The crowd finally came back into the venue and anxiously gathered around. The battle’s host for the night hushed the crowd and began to speak. The two rappers introduced themselves for the camera and audience, flipped a coin, and Hymns was set to start his round first.

Hymns has become known for his lyricism, punchlines, and word play. And during his rounds, he held nothing back, seeming more confident than past battles. His delivery was stronger and his lines wittier. So witty, that Hymns brought along props. Street played upon Plan Nein’s name and dunned a skull cap and gloves, similar to what Nein was wearing. The crowd enthusiastically egged him on. And a slight smirk could be seen on Nein’s face for Hymns rendition of him. The crowd excitingly shouted, “Talk that CHURCH!” any time Street delivered a nice line.

Hymns delivered a great performance, and Plan Nein delivered as well. Some could say that it was an even match. Depending on which round you choose. Nein’s aggression and wordplay painted a canvas of darkness. The crowd’s reaction varied from shouts of agreement, to shock and confusion. Plan Nein also added some clever funny lines that had the crowd hype. Some even shouted, “Talk that Non-believer!” It was definitely an entertaining battle.

The Response

After the battle ended, both rappers dapped one another up and talked with the crowd, as other battle rappers within the league encouraged them and gave them respect for their bars. The battle league culture is an interesting one. It is where bars, flow, and delivery define your skill set, and where one mistake can cost you the battle and respect. No one ever wants to choke, because they will continue to remind you in the next battle you decide to take.

From a distance, we can judge individuals easily. We can look at their sin or the way that they live their life, and think that we’re better than them. But we’re not. These are individuals who are made in the image of God and are also in need of the Gospel. And for those who are confident enough to engage them regardless of the push back, are making a difference, even if they know it or not.

Those who came to support Street Hymns engaged in conversation with others and were even able to preach the Gospel, one-on-one. Beautiful are their feet for taking the Gospel to those who may have never heard or refuse to hear it.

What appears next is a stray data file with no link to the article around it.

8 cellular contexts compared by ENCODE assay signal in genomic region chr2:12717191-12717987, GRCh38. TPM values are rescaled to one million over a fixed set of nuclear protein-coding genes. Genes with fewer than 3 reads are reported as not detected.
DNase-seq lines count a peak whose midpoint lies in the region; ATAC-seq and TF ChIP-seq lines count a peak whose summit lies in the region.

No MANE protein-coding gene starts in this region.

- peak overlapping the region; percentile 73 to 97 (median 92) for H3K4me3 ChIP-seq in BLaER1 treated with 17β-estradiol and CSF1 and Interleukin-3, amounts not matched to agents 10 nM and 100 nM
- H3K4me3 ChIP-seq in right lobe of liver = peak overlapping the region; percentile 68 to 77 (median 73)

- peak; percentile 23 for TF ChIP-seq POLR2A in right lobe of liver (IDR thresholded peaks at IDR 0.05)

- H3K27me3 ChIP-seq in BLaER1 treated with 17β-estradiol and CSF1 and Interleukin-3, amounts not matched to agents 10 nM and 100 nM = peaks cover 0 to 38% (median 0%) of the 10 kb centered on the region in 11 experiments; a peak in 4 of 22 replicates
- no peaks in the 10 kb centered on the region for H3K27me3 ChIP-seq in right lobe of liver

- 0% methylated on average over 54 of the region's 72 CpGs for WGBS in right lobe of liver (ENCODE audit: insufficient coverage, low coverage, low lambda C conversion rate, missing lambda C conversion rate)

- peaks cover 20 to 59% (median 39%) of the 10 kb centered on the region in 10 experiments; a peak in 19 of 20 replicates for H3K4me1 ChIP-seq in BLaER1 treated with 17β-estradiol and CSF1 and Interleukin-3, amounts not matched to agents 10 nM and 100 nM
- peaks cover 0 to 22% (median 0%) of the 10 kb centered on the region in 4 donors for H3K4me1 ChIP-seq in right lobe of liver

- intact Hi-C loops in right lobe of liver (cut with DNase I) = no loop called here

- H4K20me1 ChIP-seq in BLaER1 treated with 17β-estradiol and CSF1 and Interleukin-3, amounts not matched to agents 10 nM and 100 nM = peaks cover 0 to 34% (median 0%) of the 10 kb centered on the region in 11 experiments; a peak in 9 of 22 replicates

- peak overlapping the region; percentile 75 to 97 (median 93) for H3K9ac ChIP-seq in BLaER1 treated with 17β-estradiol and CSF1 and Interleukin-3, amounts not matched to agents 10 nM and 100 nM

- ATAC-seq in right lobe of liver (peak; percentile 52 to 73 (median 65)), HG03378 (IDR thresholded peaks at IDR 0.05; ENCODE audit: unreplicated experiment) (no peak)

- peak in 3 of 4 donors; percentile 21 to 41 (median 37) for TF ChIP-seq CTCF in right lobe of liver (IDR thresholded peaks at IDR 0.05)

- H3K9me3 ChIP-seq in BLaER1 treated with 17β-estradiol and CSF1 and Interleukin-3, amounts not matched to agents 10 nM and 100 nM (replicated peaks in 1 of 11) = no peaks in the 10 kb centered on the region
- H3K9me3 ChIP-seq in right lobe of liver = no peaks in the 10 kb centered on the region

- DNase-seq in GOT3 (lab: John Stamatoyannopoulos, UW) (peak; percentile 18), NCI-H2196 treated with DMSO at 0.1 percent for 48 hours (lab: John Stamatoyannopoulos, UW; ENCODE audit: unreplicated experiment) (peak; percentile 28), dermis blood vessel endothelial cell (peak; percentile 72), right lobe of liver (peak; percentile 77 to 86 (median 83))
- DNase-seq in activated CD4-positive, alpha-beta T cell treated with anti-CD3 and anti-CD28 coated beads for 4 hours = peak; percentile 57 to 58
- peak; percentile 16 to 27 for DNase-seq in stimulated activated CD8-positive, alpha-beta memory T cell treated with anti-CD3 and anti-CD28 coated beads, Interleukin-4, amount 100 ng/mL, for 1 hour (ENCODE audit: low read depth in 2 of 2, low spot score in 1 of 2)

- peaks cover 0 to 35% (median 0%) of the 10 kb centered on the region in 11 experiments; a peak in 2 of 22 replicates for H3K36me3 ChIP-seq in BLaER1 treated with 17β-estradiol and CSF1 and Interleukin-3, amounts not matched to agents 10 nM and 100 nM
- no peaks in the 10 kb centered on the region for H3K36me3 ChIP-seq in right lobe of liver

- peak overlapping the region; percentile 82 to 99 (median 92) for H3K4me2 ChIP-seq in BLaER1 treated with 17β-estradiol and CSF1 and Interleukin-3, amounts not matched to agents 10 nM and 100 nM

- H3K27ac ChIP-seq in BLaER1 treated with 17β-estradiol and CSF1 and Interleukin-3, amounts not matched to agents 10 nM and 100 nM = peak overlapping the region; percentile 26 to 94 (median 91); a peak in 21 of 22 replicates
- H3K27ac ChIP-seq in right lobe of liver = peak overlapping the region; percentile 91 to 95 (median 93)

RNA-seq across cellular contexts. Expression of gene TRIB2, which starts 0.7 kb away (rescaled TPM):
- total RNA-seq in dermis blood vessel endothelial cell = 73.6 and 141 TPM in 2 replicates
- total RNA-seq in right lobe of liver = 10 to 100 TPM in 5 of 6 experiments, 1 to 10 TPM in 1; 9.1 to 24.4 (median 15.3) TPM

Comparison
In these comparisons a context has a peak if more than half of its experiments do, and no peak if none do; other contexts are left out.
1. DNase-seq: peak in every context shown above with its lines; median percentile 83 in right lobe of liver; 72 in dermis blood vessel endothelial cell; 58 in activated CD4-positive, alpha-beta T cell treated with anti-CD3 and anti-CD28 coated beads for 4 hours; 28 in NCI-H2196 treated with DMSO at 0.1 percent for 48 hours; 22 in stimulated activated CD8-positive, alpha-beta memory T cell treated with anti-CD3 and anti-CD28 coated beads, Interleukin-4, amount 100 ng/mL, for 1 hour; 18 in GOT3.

Romans 10:14-15“How then shall they call on Him in whom they have not believed? And how shall they believe in Him of whom they have not heard? And how shall they hear without a preacher? And how shall they preach unless they are sent?”

Battles like Plan Nein and Street Hymns bring more to the table and to the rap battle culture. They brought opposing views that challenged the listener to think outside of what they’re used to hearing. And I’m not down playing any of the battles that occurred, because they all provided some pretty dope bars, but this may have been a heavier, content wise, battle viewers or even the league was expecting. Hymns came from a Christian worldview as Nein came from an atheist, sometimes evolutionist, point of view.

The Verdict

There are no judges who judge the battle; it is all up to the crowd. It was a good battle in which both rappers went toe to toe with one another. The crowd fed off of them very well, and I believe that it depends on who you thought brought the heat better to determine the winner.

Stay tuned to for the release of the video between Plan Nein and Street Hymns.

street hymns

Street Hymns and Ki’Shon Furlow with supporters. | Photo courtesy of Jahmaol Clark.

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Mikaela "Laide Mak" McIntosh is an editor and reporter for She can also be heard on the Wade-O Radio Show. She holds a Bachelor of Fine Arts degree in Mass Media from Valdosta State University and a Master of Arts degree from Dallas Theological Seminary. You can follow her on Twitter @Mikaelalaidemak.